Wheaton College (Mass­a­chu­setts)

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Private not-for-profit, 4-year or above
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Baccalaureate Colleges: Arts & Sciences Focus
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Wheaton College dates back to 1834, with the founding of the Wheaton Female Seminary. Named for the Eliza Wheaton Strong, the daughter of founder Laban Wheaton, the seminary’s first curriculum was developed by Mary Lyon, a pioneering education reformer who also founded Mount Holyoke College. In the beginning, Wheaton’s focus was on providing women with a liberal arts education that stood alongside the men’s colleges of the time, and from its founding to 1988, when it began admitting men, Wheaton was one of the nation’s foremost women’s colleges. Today, Wheaton is ranked a top 100 national liberal arts college by U.S. News & World Report.

Academic Programs

Wheaton College remains a classical liberal arts college, a model of the form, with more than 100 majors and minors for undergraduates, as well as interdisciplinary, self-directed majors. A low, 10:1 student:faculty ratio helps students develop strong relationships with their professors for mentoring and guidance, which also gives students access to research opportunities and professional networking. Nearly a quarter of Wheaton students are double majors, and students have the opportunity to expand their options with the Southeastern Association for Cooperation in Higher Education in Massachusetts (SACHEM), a consortium of six Massachusetts schools. Students can cross-register with institutions including Stonehill College and UMass-Dartmouth.

Wheaton College puts a priority on interdisciplinary learning and research, focusing much of the curriculum on developing and understanding connections between disciplines and fields of knowledge. For example, all Wheaton students are required to take a three-course, or two paired-course, Connections sequence, studying a topic from more than one perspective. These may include combinations such as African Worlds, combining anthropology, literature, and music courses, or students may create their own Connections. Interdisciplinary research is also encouraged by initiatives like the Institute for the Interdisciplinary Humanities or the Intermedia Arts Group Innovation Network.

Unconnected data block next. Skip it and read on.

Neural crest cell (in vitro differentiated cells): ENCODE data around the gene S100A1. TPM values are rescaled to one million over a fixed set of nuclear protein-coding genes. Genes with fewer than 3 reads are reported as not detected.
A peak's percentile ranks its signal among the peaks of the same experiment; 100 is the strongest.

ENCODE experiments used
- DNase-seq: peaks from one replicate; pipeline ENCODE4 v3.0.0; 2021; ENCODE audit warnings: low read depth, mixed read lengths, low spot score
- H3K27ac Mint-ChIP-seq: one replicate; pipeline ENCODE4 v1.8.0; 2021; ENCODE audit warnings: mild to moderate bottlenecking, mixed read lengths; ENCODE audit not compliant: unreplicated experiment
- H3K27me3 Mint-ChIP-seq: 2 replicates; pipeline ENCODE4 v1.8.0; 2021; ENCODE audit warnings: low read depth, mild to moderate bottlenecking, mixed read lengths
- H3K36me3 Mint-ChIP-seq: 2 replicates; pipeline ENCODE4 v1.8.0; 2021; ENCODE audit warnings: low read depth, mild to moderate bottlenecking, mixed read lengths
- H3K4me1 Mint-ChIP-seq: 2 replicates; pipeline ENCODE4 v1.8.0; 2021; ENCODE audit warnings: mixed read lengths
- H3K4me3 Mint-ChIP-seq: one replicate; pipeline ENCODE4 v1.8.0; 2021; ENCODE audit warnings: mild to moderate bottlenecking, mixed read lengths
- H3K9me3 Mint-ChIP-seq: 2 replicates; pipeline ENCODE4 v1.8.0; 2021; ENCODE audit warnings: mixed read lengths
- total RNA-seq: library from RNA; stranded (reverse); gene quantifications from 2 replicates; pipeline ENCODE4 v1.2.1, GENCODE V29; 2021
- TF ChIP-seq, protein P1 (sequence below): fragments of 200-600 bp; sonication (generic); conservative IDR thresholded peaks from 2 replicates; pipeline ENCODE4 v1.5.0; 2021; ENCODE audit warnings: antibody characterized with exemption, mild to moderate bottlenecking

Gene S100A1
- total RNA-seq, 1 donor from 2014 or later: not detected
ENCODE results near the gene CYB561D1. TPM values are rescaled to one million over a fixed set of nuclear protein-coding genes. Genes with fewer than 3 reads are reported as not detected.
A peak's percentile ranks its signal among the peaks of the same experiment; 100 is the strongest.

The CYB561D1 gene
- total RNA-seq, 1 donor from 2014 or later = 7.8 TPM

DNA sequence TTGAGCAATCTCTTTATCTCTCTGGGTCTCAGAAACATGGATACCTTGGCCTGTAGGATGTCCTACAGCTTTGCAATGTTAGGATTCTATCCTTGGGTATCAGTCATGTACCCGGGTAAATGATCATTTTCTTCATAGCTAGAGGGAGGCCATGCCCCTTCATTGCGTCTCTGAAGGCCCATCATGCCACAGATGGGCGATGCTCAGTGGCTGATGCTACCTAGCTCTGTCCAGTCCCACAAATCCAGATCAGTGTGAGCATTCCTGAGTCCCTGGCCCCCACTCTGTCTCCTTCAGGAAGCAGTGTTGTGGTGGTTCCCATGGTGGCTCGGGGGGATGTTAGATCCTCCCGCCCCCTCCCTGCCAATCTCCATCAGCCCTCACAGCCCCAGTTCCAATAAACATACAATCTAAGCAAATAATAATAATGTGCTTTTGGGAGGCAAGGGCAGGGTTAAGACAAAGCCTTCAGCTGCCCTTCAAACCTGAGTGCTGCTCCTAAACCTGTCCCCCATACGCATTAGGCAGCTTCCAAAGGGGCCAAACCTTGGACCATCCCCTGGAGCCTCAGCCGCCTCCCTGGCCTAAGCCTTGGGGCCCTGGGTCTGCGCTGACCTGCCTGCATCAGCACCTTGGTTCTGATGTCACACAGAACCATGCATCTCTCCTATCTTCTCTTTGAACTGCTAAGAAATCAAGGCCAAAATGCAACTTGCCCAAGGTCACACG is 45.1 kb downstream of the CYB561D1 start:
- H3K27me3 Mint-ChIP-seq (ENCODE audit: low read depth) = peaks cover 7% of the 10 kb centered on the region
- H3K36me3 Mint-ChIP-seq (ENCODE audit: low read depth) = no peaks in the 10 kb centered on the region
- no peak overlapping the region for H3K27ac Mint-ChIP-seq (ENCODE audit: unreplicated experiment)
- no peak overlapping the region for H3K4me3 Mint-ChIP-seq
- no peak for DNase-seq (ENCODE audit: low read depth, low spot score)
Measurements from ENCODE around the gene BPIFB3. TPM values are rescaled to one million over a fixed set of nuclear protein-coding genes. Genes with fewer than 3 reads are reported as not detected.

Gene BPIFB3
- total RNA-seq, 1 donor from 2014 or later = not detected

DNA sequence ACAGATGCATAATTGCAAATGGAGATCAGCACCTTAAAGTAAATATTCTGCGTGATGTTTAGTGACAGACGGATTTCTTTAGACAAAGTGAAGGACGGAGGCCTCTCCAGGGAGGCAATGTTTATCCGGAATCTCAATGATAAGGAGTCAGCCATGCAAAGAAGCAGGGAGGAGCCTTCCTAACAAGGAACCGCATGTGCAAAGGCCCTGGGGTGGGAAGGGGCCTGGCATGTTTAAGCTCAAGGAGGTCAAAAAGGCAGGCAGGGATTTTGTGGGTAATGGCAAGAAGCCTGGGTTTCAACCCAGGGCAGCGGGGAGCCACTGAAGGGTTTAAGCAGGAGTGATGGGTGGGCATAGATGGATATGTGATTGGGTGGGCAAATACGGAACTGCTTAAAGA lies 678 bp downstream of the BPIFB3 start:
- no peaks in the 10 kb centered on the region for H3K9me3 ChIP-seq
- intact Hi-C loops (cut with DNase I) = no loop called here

Student Life

Wheaton College’s student body numbers around 1600, and almost all – around 98% – live on campus in a traditional liberal arts college environment. A quarter of Wheaton students come from a minority group, while another 15% come from an international background; around 30 US states are also represented in the student body. With such a close-knit student body, Wheaton is known for its community atmosphere; students live, learn, and work together, and more than 100 student-led clubs and organizations help Wheaton students find their tribe, from a capella singing to yoga.

Wheaton is well-known throughout New England for their athletic program, which dominates in the NCAA Division III New England Women’s and Men’s Athletics Conference. The Wheaton Lyons (named for Mary Lyon) compete in 19 varsity sports; Wheaton’s track and field teams have won numerous national Division III championships, while field hockey, soccer, and lacrosse teams have made their mark in the NEWMAC. Sports clubs and intramurals also provide a recreational outlet; the annual Head of the Peacock Regatta sees Wheaton students attempting to race homemade boats across the college pond.

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